Using these ideas to map how capitalism really operates and divides us has an obvious attraction for those seeking to more systematically underpin the analysis of health gradients, and some researchers have already looked in this direction. But here’s the problem. Almost immediately Wright had set out this argument, he retreated under the pressure of the anti-class theorists. This has meant that it has fallen to others to defend this extension of class analysis as a way to understand capitalism. But it has also acted as a disincentive to use the argument to tighten the theoretical and empirical links between class and health.

Medical myths and medical madness

But this argument raises other political issues and not least for the medical establishment. Prevention, as everyone knows, is better than cure. “The most sophisticated and effective healthcare in the world cannot produce results as good as simply remaining healthy in the first place.” But “creating healthy societies and individuals largely results from action outside the health sector”. Healthcare can never remove the gradients in causation, only deal with some of the consequences.

This type of argument is difficult to make. We are rightly appalled by inadequacies in healthcare but we tend to take for granted the inequalities in health causation. It is awful that when Julie had her heart attack in her 50s she had to wait 30 minutes for an ambulance; then there was the four-hour wait in accident & emergency and the dirty wards on which she eventually died. But the prior question is why she had a heart attack in her 50s and why Jane, who worked as a cleaner in the same office, had one a couple of years later and died before help could get there?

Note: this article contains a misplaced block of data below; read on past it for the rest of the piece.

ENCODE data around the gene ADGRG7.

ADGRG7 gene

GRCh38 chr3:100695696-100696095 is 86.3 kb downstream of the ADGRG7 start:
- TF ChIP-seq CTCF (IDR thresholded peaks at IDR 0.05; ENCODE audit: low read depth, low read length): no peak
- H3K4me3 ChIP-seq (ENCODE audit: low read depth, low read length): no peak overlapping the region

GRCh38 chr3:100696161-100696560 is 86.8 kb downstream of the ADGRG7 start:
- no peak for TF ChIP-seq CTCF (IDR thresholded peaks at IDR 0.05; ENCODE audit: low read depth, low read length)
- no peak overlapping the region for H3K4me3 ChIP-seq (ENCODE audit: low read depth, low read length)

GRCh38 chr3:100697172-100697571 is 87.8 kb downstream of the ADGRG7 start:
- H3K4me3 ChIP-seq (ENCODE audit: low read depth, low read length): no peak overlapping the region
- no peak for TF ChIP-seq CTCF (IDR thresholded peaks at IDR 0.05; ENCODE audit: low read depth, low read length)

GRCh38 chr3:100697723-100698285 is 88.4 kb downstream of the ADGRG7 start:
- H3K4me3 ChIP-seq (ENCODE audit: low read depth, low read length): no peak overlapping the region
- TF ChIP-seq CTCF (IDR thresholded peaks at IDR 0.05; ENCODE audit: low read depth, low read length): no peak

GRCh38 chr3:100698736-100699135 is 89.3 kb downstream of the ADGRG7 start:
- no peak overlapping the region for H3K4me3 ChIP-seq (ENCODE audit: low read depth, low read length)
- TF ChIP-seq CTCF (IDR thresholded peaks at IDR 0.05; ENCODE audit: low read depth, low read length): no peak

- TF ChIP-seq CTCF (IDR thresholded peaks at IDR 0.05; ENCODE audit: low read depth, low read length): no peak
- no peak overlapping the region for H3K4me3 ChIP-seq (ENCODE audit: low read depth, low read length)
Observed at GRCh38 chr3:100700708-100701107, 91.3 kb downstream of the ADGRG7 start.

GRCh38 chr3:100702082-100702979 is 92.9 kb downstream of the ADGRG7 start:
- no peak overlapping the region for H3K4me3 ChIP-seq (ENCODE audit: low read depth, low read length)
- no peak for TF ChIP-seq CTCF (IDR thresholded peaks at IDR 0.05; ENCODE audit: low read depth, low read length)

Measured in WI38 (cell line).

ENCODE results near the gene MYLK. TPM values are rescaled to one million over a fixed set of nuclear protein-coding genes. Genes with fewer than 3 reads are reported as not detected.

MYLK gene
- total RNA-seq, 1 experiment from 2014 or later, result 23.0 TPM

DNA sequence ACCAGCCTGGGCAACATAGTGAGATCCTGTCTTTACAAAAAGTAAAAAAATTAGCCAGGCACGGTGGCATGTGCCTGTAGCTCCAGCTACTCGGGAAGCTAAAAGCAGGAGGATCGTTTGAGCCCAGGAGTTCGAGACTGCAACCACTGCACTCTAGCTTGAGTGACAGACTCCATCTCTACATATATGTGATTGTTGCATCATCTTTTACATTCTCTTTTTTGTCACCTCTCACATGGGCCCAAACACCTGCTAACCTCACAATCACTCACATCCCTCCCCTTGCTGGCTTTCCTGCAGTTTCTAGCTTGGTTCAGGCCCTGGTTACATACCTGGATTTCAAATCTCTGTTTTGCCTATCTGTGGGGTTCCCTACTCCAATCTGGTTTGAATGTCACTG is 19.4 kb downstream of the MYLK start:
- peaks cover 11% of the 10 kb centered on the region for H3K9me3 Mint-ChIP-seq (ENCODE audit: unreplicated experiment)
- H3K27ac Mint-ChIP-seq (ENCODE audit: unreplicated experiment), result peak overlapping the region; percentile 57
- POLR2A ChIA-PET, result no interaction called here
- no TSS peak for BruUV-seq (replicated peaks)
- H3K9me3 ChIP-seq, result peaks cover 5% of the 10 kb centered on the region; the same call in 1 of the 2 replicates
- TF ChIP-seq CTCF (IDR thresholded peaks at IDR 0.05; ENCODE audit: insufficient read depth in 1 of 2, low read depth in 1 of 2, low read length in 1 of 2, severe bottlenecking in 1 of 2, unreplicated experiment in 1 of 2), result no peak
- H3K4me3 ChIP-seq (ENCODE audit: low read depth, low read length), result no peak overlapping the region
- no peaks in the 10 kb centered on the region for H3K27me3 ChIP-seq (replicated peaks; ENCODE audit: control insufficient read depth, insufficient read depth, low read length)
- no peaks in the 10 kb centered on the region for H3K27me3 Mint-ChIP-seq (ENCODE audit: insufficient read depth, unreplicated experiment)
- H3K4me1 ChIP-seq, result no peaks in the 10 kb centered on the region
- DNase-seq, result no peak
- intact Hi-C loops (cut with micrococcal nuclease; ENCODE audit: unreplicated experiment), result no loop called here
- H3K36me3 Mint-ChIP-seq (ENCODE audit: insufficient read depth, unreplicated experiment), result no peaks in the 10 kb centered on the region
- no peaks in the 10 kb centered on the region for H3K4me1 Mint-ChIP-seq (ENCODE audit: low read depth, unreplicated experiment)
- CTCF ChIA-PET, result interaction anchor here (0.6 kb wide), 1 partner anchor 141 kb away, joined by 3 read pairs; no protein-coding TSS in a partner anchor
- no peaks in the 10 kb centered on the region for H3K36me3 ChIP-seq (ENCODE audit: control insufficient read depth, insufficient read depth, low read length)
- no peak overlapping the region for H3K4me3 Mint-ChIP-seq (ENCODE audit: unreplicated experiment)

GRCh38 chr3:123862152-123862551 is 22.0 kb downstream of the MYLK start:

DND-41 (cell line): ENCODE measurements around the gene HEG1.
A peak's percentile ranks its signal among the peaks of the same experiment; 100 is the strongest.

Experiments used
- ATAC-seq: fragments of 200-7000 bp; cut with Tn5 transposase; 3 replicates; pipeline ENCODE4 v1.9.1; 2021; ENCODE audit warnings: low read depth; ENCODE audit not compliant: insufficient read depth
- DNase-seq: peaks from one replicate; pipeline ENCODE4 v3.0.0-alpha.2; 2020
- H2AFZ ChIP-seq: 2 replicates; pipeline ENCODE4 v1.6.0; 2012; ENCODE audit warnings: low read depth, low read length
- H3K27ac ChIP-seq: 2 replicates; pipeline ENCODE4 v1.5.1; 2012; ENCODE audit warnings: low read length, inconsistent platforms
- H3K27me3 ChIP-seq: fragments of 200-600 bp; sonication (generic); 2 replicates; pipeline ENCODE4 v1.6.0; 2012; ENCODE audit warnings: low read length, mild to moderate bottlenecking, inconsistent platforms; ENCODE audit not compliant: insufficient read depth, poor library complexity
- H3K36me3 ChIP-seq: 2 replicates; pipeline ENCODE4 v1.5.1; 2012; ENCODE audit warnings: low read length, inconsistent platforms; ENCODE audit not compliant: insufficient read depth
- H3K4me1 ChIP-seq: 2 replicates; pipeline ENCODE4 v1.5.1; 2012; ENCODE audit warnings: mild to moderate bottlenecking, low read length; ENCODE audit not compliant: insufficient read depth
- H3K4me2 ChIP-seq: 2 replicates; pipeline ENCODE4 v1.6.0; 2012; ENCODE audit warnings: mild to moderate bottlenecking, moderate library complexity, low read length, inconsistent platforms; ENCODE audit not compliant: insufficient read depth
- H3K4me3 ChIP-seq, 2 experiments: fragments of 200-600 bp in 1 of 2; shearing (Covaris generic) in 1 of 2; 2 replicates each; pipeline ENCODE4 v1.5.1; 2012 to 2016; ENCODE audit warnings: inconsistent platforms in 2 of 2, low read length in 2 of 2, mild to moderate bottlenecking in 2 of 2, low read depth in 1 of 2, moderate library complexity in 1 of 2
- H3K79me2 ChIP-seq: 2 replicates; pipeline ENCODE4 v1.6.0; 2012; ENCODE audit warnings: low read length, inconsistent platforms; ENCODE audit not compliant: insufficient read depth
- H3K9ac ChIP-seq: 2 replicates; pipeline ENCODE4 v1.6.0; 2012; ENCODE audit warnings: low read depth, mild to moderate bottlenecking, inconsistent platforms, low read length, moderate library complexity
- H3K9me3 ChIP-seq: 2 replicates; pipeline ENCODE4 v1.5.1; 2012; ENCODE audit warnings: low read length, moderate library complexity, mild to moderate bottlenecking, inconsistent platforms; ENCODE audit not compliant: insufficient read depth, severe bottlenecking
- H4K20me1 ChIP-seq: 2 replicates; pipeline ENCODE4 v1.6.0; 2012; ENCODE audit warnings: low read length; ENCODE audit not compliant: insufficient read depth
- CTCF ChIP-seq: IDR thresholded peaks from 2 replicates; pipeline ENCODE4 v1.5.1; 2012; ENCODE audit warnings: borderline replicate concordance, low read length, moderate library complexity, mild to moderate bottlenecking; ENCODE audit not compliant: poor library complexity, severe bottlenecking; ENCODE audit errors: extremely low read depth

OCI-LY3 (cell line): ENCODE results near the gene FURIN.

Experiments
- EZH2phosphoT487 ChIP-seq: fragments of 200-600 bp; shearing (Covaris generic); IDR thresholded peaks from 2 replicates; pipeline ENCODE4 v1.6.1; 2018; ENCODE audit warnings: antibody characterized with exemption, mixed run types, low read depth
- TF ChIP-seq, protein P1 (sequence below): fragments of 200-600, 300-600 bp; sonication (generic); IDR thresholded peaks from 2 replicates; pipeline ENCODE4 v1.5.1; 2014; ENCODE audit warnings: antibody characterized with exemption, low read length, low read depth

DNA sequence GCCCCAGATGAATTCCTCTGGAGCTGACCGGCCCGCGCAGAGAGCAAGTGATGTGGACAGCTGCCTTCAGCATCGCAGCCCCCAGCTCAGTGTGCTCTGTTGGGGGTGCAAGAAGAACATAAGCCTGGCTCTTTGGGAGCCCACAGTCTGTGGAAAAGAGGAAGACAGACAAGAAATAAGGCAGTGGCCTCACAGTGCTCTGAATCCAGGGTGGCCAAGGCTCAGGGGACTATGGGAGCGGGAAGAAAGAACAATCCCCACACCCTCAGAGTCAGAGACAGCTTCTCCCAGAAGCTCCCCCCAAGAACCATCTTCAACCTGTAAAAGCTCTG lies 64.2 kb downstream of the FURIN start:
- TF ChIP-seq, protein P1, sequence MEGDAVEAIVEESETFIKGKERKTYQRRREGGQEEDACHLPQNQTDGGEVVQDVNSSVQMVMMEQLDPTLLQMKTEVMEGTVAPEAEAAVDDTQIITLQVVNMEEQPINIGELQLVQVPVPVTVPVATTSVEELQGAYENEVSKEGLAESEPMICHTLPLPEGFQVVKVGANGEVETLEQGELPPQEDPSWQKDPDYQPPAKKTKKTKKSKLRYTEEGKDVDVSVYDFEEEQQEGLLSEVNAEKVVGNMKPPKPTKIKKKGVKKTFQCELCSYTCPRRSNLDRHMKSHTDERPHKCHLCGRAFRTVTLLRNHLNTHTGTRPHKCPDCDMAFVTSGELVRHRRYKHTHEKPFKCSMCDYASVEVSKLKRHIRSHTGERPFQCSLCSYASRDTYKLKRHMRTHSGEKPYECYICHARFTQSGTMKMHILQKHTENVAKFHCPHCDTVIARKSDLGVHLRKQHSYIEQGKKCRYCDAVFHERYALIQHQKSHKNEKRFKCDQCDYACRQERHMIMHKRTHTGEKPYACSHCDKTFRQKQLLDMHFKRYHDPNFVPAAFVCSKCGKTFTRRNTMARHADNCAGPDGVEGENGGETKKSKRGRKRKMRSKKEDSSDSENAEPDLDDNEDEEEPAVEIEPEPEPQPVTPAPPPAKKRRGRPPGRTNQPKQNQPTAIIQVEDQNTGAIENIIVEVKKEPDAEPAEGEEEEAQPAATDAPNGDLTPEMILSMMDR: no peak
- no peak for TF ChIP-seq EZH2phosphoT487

We need to take any argument about the role of medicine in health in two stages. The first is to stress the absolute importance of what is called primary prevention and not to fall into the trap of thinking that we can leave the causes of illness alone and focus on better treatment. Primary prevention saves lives but primary prevention may not involve medical measures in the narrow sense at all. Only three out of the 39 proposals made by the 1997 Acheson Report of the Inquiry into Inequalities in Health related directly to health service provision. If the problem is a choice between a worse treatment and a better one, we should obviously demand the better one. But the issue should not be about whether we can afford treatments but whether we can afford people to be ill. It is often said that medical costs will always rise. This is an absurd argument in itself because it ignores the way in which the drive for profit is behind the cost rises that exist. But even if it were true, reducing the numbers of ill people in the first place would reduce the cost problems. The less people that you have to treat, the more you can afford to spend on making those who have the genuine misfortune (and not the socially determined one) to fall ill. The real problem then is to alter the fundamentals of the generation of illness caused by class society.

Primary prevention is therefore politically challenging. There has always been a minority tendency in the medical establishment that links health improvement to real social reform, and within this group a smaller one still who continue to insist that so long as capitalism and class society exist we will remain trapped in unequal lives and unequal deaths. But many health professionals also see the immediate attraction of the medical fix. And so do we as patients once we get trapped in ill health. Even the members of the team that produced the original Black Report were split on this issue. According to Sir Douglas Black: